Strikers are also pushing for significant teacher raises and greater retention of teachers of color. Educator pay in Minneapolis since 2001 has not caught up with dramatic increases in the cost of living, and the fact that pay trails so far behind other districts in the state has made it difficult to retain qualified educators. Such disparities have undercut efforts to increase the number of teachers of color, as has the noxious combination of education underfunding with layoff policies that disproportionately push out non-white educators, who tend to be younger. One casualty was Somali American educator Qorsho Hassan, who because of district budget cuts and her lack of seniority lost her position in Burnsville—only months before being named Minnesota’s 2020 Teacher of the Year.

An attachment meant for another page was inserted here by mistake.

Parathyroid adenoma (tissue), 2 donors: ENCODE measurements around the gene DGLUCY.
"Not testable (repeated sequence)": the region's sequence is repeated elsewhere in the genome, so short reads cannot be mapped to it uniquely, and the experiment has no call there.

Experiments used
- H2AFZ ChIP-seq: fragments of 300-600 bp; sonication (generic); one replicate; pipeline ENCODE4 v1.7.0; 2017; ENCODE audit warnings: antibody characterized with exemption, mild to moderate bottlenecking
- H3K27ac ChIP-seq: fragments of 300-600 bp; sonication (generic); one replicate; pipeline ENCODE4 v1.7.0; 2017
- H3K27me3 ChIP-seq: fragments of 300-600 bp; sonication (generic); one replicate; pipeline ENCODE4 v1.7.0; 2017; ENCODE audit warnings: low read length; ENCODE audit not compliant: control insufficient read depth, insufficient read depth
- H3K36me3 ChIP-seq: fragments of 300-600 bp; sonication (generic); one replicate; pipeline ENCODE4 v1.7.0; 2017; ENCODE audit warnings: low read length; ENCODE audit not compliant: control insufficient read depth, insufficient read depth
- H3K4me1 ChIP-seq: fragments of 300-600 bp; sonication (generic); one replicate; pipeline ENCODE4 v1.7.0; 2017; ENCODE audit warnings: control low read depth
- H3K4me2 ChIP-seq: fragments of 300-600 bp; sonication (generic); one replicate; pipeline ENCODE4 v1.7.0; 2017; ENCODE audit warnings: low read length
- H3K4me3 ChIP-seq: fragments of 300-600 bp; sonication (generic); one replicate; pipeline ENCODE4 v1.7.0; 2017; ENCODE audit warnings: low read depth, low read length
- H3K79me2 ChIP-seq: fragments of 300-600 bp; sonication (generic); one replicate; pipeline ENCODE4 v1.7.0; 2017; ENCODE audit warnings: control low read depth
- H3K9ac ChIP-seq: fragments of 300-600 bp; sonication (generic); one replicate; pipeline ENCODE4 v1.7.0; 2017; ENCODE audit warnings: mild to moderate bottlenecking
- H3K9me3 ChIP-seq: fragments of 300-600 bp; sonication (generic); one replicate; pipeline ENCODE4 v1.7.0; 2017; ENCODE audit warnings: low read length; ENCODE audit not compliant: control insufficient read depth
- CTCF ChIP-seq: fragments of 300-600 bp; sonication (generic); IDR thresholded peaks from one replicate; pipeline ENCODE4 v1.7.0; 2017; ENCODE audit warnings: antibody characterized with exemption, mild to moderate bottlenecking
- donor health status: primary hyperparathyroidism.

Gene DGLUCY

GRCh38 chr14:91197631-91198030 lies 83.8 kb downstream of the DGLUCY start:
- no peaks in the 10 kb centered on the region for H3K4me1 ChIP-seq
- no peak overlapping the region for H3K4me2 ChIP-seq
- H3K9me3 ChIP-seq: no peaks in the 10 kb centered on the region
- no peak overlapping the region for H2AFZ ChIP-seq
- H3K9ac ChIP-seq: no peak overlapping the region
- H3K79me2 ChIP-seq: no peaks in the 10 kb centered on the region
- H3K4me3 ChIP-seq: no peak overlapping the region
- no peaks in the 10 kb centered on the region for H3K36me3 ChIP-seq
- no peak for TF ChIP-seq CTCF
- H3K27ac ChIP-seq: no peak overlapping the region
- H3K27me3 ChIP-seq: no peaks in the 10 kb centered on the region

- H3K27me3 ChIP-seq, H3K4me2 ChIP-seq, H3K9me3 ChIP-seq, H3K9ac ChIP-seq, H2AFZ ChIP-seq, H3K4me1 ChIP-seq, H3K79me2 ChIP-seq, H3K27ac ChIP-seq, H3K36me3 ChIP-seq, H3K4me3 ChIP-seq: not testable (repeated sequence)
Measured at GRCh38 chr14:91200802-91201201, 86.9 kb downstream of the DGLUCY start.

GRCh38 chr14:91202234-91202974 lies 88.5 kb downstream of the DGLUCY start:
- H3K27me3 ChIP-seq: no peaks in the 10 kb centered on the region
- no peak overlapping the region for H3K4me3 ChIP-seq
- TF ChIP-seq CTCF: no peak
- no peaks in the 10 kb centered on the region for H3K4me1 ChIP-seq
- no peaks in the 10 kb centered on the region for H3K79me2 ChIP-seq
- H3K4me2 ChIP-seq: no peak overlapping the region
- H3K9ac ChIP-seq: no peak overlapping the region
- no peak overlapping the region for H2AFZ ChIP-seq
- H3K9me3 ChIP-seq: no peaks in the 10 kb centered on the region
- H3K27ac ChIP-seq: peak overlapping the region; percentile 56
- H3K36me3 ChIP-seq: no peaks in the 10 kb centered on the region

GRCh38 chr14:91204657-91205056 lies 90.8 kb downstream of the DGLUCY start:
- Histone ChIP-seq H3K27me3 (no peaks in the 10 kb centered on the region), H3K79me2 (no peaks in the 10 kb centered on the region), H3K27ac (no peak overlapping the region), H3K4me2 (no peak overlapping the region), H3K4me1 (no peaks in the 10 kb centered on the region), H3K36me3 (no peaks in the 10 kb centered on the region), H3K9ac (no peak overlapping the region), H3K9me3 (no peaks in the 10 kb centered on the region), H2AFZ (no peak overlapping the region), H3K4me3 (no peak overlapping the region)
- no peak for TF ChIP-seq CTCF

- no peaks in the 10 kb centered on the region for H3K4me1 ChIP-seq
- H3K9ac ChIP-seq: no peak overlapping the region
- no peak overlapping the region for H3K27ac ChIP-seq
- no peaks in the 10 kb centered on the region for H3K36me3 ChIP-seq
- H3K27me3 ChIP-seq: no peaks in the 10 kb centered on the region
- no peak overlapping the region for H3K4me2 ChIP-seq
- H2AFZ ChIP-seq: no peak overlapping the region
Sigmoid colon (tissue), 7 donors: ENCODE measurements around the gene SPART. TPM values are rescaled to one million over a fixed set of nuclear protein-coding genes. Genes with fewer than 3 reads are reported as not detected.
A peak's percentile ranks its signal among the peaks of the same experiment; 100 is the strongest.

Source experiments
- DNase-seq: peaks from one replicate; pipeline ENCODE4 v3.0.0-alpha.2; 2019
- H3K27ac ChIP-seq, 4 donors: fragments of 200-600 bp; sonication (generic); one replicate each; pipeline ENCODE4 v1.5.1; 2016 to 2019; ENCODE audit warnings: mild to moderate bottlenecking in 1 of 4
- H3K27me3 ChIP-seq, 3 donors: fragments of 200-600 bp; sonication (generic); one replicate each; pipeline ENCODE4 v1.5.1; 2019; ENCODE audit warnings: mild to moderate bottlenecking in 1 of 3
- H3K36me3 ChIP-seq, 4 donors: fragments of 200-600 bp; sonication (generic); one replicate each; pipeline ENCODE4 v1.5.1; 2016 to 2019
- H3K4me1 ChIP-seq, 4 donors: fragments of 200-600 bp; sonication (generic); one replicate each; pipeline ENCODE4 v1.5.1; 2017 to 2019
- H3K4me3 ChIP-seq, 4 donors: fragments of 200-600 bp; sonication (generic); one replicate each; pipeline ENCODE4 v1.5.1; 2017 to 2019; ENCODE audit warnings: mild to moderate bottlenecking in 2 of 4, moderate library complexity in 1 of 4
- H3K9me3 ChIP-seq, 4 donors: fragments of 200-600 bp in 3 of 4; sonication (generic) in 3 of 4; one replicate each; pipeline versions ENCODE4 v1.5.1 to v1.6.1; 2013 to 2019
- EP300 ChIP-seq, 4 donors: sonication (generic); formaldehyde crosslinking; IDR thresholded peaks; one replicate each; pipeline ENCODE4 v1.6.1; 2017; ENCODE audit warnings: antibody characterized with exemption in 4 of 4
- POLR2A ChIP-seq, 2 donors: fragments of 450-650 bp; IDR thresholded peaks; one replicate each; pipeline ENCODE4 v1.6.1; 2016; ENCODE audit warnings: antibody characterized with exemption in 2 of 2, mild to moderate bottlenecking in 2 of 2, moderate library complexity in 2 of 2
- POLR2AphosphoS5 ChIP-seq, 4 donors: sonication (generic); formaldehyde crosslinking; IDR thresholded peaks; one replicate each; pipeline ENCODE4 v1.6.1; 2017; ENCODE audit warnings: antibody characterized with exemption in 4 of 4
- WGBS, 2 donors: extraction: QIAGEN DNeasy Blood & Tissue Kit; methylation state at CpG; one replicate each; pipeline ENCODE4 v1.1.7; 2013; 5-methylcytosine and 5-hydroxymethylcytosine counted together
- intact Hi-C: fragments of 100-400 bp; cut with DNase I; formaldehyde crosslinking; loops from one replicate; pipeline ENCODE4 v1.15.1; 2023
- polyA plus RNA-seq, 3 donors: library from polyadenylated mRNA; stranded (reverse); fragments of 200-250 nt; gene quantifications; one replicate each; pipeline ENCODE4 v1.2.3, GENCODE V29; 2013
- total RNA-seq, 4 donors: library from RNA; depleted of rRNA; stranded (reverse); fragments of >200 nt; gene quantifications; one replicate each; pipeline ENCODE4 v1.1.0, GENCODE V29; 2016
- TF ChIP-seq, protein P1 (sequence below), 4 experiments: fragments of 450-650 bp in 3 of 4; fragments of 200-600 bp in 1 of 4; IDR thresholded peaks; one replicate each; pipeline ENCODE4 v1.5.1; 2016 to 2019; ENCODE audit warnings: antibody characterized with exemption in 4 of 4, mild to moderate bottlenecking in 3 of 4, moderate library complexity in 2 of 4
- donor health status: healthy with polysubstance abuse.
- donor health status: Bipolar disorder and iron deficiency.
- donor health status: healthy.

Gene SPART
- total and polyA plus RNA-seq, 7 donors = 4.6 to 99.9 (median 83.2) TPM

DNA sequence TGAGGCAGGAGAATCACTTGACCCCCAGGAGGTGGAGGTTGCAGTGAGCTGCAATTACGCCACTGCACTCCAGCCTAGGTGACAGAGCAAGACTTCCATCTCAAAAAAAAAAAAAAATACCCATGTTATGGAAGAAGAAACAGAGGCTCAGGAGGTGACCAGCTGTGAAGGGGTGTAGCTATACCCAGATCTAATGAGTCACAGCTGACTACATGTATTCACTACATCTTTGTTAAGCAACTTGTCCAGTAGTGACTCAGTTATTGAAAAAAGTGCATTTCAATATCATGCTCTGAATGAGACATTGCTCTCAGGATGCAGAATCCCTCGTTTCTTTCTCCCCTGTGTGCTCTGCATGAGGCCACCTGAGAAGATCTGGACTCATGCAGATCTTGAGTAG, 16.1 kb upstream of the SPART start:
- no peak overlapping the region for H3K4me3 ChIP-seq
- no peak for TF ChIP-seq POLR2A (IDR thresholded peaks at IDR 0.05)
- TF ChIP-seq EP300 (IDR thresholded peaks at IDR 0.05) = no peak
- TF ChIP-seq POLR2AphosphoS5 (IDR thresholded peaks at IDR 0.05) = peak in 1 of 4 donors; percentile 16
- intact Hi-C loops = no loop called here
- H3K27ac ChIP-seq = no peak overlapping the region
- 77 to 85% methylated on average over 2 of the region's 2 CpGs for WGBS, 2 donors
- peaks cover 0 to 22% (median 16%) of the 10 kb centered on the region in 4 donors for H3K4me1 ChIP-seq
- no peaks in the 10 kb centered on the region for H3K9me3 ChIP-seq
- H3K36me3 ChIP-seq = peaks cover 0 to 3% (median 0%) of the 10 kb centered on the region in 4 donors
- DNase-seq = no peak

School district leaders have responded to educators’ demands by pleading poverty. But such declarations ring hollow to strikers given that the district has recently received hundreds of millions in additional federal support through the Biden Administration’s American Rescue Plan. Likewise, the state of Minnesota currently has a record $9.25 billion dollar surplus, much of which could be used to correct systematic underfunding. “When any elected official says there’s just not enough, or that we can’t afford it, it’s just not true,” argues Laden.
Despite a relatively favorable budgetary context, despite the dynamic mobilization of the Twin Cities’ unionized educators, and despite their emphasis on popular “common good” demands, this will not be an easy strike to win.